There will be no delay this time. UNC-Chapel Hill is set to submit its response to the amended Notice of Allegations a week from Monday, athletic director Bubba Cunningham said.
The university received the amended NOA from the NCAA on April 25. NCAA protocol mandates that schools have 90 days to respond once they receive an NOA. For UNC, the 90th day falls on July 24, a Sunday, which means it has until Monday, July 25 to submit its response.
Cunningham said UNC is on schedule to respond by the Monday deadline. It’s unclear when a public version of the response will be available.
UNC’s response will be another step toward closure amid a long-running NCAA investigation into a scheme of suspect African Studies courses that required little to no work and often resulted in high grades. A disproportionate number of athletes, especially football and men’s basketball players, filled the classes for nearly two decades, from 1993 through 2011.
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The NCAA Enforcement Staff, though, didn’t judge the veracity of the courses in the allegations it levied against UNC. The university faces a broad charge of lack of institutional control, which is the most damning charge against UNC, but the NCAA hasn’t characterized the courses as fraudulent.
In addition to the lack of institutional control charge, UNC faces four others:
▪ That Jan Boxill, the former women’s basketball academic counselor, philosophy instructor and director of the Parr Center for Ethics, provided extra benefits and impermissible academic assistance to women’s basketball players.
▪ That Deborah Crowder, the former administrative assistant in the African and Afro-American Studies Department, violated NCAA principles of ethical conduct when she failed to provide information to the NCAA about possible NCAA violations.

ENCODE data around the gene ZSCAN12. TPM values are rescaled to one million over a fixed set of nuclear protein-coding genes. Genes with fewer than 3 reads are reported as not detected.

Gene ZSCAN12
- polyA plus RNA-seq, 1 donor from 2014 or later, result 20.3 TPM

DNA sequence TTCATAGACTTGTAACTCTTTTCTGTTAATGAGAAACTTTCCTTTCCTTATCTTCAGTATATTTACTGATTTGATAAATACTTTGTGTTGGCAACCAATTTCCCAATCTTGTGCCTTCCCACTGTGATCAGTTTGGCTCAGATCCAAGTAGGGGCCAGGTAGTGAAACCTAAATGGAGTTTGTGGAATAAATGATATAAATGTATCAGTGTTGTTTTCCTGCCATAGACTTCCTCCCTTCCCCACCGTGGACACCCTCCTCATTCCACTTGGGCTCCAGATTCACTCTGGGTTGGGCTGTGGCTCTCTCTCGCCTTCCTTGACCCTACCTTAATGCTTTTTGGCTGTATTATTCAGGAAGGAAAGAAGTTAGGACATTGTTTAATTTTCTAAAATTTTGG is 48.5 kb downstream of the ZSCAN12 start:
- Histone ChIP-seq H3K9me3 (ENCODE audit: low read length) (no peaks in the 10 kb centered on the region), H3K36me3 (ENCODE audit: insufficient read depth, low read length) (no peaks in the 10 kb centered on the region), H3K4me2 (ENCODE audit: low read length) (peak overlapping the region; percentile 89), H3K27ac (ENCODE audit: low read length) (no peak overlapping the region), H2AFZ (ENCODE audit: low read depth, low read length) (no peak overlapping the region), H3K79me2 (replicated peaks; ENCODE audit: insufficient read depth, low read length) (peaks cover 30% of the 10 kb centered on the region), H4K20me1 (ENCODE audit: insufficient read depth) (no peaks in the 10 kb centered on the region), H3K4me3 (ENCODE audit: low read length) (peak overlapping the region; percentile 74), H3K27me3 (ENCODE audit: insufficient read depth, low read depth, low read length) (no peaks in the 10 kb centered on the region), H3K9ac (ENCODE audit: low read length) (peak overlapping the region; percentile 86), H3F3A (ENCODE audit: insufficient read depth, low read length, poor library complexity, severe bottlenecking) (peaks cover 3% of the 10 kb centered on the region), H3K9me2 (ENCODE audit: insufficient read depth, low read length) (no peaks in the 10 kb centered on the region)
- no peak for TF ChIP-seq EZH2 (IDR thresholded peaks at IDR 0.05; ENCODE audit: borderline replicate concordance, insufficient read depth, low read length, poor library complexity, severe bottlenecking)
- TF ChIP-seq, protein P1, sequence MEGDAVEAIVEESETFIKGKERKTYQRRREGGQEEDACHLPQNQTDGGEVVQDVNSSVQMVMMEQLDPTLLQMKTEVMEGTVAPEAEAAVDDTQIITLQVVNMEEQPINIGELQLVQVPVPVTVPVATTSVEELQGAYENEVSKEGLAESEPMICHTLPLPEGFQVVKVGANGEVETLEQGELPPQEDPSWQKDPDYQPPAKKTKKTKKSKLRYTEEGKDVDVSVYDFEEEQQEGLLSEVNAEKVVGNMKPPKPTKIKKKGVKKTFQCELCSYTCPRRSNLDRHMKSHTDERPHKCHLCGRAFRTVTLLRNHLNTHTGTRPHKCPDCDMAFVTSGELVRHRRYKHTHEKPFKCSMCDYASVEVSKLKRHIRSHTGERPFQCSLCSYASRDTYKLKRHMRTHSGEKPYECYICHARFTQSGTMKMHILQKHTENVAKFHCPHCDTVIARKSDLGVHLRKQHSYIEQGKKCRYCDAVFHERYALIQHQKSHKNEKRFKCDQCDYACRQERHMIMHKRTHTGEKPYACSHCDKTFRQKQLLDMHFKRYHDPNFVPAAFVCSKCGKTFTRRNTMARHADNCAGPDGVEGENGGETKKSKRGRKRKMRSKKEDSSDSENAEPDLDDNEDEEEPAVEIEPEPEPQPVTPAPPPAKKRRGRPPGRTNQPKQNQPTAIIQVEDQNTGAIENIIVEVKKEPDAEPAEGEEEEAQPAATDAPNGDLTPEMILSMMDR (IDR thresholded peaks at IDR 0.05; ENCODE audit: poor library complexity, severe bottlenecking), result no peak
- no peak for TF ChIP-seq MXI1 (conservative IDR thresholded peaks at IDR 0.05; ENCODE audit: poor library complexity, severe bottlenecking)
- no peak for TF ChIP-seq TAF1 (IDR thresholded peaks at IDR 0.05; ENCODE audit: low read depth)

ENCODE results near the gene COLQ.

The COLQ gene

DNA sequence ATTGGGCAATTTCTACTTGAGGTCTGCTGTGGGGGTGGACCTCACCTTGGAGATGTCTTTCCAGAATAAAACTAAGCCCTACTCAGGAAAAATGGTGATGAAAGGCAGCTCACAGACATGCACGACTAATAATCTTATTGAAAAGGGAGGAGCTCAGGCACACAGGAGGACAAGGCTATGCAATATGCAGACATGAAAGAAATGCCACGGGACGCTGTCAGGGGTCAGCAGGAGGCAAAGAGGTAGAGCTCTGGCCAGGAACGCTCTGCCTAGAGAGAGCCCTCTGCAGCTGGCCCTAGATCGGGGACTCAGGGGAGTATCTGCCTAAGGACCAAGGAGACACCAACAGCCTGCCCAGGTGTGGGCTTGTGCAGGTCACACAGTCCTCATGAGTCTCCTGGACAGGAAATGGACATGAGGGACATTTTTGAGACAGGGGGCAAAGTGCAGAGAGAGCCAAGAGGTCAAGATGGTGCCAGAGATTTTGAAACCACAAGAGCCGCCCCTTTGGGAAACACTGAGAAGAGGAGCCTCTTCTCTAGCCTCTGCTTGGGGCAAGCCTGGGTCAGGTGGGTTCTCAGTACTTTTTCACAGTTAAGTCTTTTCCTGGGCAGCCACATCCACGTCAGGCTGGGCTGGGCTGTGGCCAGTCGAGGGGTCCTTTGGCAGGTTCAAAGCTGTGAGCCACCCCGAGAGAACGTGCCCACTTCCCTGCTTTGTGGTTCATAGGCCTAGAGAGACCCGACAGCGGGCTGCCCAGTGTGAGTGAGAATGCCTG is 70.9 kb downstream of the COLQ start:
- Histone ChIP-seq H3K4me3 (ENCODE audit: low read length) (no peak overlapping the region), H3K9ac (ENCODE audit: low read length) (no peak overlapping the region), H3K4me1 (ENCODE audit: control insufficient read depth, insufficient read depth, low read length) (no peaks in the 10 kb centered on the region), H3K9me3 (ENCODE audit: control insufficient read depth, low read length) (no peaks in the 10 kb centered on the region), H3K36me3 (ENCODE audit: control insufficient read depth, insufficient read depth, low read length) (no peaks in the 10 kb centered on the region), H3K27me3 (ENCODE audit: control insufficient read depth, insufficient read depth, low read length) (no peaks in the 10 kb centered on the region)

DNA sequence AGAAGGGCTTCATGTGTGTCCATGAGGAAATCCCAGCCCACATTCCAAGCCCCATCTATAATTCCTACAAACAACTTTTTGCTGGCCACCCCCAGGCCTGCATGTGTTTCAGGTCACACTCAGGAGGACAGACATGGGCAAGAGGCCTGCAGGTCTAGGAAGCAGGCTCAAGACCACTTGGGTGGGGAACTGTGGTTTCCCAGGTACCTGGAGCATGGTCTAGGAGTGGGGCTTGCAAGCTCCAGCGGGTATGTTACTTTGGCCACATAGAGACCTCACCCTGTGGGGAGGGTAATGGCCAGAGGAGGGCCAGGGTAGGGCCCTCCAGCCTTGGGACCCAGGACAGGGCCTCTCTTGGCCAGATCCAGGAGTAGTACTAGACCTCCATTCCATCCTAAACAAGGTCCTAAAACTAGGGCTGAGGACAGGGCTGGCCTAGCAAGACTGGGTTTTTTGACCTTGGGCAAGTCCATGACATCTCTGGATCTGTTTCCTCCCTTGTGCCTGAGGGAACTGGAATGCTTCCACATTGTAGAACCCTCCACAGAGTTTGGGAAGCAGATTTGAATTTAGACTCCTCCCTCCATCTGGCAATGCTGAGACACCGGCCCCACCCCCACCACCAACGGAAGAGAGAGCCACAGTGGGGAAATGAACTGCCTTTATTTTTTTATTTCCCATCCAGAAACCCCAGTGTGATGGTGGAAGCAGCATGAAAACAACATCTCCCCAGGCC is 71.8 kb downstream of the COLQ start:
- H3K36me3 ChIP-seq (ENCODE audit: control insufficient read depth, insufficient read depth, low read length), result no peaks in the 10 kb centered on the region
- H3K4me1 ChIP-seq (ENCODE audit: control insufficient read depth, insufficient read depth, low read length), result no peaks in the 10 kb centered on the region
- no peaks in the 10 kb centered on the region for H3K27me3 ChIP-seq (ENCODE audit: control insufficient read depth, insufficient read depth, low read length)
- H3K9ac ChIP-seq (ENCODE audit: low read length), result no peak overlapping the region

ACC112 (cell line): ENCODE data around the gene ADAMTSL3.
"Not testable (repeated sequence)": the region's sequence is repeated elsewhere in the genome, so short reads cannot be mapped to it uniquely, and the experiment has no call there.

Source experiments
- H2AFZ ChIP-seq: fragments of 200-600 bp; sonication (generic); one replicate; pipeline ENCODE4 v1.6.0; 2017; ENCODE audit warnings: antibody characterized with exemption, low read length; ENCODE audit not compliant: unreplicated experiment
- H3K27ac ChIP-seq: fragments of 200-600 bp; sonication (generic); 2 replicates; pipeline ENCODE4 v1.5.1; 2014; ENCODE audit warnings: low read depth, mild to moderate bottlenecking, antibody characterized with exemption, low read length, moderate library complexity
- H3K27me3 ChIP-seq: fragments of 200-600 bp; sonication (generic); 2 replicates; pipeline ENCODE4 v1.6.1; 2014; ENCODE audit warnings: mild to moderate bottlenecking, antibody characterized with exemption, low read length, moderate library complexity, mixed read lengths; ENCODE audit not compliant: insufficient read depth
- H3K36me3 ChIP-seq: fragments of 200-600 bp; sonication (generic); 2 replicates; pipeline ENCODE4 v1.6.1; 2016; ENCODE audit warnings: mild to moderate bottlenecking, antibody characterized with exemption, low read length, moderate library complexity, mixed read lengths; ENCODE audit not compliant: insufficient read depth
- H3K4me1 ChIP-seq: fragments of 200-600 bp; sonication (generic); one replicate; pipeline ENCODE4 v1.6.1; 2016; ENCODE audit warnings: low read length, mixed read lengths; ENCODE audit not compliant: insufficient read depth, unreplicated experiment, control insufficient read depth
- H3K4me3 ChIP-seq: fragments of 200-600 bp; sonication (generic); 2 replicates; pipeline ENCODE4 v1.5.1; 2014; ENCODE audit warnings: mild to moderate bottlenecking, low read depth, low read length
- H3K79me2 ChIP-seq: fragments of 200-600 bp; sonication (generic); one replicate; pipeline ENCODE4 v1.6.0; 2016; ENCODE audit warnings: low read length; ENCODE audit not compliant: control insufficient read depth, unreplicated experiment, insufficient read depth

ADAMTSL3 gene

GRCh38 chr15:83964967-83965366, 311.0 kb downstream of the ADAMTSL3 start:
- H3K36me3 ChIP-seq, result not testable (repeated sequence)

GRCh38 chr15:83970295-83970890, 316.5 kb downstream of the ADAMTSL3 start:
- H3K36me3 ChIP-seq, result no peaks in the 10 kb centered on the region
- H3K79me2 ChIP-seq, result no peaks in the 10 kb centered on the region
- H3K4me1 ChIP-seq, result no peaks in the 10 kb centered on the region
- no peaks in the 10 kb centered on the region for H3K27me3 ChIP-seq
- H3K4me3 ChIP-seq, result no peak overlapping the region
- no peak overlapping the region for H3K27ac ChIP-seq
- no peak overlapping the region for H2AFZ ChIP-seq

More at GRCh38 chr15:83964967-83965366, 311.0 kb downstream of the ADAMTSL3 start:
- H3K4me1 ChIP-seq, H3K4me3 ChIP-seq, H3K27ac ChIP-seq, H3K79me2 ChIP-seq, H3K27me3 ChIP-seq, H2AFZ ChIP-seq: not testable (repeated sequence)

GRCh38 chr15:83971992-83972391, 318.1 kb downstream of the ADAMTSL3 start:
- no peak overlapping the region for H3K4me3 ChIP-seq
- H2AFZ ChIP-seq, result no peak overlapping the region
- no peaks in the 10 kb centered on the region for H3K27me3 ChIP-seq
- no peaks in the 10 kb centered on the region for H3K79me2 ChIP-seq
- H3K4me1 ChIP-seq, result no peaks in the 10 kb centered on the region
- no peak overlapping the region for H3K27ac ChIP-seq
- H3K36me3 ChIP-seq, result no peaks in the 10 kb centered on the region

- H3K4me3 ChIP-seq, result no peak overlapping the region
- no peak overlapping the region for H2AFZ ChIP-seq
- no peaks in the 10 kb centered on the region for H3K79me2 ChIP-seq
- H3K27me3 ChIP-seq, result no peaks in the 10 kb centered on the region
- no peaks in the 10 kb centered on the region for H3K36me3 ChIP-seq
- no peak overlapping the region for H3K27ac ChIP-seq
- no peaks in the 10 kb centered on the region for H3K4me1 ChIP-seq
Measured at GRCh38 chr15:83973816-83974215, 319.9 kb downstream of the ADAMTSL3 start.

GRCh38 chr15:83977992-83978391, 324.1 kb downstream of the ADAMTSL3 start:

▪ That like Crowder, Julius Nyang’oro, the former AFAM chairman, also violated NCAA principles of ethical conduct when he failed to provide information and failed to cooperate in an NCAA investigation.
▪ That UNC violated the NCAA principle of rules compliance when “individuals in the athletics and academic administrations” failed to monitor the Academic Support Program for Student-Athletes (ASPSA) and AFAM department.
UNC was days away from its deadline to respond to the original NOA it received in May 2015. In August 2015, however, the university submitted new information to the NCAA, some of it additional evidence of wrongdoing related to Boxill.
The submission of new information by UNC pushed back the time line of the case. After a long delay, the NCAA sent an amended NOA to UNC in April.
The amended NOA is believed to be a softer, less punitive version of the original. Neither football nor men’s basketball were mentioned in the amended NOA, which decreases the likelihood that those teams will face specific sanctions related to the wrongdoing.
UNC’s response represents another step in the formal process of an NCAA investigation. The NCAA will then review the response. In the fall, UNC will appear before the NCAA Committee on Infractions, which is the ruling body in an NCAA violations case.
A final ruling in the case isn’t likely to come before early 2017.